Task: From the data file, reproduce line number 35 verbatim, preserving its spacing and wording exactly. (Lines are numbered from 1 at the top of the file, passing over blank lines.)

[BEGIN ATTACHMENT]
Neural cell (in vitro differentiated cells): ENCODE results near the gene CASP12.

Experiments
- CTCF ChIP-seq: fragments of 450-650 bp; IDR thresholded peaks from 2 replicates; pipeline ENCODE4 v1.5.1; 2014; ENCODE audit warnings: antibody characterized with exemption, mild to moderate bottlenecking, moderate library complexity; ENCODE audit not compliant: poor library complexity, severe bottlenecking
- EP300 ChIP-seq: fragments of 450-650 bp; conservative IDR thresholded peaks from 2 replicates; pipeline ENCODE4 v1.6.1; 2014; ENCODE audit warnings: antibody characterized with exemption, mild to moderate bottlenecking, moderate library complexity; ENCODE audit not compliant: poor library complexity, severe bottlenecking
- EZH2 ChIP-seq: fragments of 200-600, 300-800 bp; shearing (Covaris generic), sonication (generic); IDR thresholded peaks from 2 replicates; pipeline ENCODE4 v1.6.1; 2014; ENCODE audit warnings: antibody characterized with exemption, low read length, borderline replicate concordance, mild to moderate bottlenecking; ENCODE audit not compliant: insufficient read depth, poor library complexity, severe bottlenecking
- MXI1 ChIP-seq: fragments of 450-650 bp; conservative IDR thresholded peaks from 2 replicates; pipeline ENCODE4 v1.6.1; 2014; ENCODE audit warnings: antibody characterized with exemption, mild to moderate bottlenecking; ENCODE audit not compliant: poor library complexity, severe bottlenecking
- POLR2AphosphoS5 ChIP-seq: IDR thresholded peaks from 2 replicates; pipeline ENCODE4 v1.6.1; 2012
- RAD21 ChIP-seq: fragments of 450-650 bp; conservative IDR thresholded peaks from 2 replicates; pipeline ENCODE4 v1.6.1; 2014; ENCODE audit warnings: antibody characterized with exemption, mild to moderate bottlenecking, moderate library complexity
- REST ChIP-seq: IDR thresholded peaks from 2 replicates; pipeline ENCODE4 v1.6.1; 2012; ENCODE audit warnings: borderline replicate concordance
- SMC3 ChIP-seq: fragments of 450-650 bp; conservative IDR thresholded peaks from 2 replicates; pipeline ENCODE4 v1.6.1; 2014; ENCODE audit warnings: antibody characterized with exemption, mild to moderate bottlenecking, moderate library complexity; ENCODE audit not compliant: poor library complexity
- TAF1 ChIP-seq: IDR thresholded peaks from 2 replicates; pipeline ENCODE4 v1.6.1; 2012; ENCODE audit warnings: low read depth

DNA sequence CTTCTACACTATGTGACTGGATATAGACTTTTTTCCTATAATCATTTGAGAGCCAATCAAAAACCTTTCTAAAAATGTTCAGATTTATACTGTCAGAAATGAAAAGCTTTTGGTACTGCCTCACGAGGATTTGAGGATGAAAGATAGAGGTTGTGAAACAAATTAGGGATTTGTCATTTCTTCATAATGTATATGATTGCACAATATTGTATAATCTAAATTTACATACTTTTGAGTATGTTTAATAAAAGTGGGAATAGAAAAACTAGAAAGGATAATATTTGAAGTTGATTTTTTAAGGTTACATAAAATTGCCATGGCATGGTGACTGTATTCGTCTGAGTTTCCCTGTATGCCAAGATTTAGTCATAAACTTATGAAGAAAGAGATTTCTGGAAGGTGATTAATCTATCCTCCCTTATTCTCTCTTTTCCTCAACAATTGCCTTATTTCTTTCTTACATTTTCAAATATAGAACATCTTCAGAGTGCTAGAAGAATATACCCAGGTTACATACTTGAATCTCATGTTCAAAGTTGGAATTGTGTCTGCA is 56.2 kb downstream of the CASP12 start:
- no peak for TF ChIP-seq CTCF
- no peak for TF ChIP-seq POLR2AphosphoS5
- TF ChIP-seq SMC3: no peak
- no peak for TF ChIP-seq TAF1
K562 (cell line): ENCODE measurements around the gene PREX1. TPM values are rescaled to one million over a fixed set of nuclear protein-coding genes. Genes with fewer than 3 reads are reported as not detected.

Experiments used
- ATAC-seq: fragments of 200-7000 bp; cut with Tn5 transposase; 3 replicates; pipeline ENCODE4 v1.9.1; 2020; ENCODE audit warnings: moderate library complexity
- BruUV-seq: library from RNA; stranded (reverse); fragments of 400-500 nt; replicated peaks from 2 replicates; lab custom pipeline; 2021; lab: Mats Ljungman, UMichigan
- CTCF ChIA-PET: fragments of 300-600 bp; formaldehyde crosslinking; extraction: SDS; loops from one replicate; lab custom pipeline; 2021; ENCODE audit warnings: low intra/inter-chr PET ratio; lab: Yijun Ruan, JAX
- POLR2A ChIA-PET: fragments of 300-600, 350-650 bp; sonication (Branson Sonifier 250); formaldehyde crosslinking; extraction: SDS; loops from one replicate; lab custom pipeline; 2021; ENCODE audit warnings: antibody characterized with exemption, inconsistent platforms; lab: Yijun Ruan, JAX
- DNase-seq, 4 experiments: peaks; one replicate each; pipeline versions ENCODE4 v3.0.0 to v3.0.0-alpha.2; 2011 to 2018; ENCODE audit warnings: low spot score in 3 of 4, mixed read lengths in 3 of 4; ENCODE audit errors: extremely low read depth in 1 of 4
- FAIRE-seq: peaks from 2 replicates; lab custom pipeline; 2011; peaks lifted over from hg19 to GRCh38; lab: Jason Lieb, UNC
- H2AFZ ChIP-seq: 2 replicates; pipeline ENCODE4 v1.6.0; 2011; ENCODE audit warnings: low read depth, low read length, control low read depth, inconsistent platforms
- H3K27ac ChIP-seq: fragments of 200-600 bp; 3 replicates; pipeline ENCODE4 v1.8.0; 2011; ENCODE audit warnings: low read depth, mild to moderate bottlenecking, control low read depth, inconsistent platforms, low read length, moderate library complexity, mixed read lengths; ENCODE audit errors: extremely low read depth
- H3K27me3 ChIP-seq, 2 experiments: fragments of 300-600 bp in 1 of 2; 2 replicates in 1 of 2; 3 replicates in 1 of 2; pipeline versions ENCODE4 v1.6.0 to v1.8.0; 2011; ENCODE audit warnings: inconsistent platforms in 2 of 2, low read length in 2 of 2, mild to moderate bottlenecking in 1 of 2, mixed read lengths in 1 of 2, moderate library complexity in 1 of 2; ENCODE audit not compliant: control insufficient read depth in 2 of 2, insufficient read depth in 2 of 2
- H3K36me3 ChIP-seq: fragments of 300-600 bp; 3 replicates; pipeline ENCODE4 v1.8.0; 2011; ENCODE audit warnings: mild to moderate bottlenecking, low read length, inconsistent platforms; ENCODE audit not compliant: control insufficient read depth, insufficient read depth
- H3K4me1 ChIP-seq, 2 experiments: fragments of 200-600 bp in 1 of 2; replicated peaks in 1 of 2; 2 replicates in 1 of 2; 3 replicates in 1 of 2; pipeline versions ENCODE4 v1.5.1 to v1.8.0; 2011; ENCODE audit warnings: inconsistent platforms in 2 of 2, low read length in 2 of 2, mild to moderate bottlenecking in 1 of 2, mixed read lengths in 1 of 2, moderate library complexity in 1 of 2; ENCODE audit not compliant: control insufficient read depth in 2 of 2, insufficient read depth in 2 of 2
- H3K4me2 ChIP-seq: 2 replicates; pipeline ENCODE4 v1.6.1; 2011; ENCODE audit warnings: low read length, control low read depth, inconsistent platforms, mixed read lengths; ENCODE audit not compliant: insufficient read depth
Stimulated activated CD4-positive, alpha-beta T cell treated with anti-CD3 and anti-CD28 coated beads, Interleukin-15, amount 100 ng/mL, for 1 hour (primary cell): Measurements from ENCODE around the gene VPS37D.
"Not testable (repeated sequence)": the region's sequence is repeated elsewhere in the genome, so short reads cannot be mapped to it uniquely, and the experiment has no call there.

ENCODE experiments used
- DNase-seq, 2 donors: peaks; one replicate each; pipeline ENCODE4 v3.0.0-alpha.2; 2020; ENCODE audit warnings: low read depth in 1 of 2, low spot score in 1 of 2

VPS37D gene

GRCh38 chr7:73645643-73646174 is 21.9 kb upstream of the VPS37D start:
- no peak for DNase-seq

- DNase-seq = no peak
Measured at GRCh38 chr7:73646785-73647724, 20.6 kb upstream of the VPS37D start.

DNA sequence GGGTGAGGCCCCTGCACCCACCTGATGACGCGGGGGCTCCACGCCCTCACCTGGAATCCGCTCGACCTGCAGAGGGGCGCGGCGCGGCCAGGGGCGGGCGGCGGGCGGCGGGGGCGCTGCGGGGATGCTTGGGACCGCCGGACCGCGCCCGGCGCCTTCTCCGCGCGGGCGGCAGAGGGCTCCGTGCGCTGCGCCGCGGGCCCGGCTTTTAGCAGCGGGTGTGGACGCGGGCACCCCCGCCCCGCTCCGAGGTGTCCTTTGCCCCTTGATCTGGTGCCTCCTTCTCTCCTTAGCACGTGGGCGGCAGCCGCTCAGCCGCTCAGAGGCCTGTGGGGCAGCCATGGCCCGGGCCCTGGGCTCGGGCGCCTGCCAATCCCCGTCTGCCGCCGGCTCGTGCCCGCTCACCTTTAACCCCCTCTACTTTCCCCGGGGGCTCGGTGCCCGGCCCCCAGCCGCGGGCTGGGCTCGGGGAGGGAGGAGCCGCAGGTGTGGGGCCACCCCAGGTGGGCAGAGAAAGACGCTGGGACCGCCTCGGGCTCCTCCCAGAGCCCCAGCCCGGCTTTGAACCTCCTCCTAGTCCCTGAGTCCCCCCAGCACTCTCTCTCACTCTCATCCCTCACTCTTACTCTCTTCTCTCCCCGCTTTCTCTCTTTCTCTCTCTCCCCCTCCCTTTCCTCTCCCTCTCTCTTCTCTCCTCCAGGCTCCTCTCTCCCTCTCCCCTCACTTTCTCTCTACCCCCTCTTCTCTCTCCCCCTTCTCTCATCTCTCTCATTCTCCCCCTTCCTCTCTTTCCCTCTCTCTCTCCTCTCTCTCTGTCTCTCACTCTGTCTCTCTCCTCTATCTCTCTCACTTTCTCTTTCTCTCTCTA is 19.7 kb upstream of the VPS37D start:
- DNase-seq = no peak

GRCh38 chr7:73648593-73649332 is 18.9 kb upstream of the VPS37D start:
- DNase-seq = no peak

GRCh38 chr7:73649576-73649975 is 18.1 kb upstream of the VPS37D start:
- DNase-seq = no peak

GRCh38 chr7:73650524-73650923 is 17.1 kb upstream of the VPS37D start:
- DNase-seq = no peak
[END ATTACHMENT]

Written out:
VPS37D gene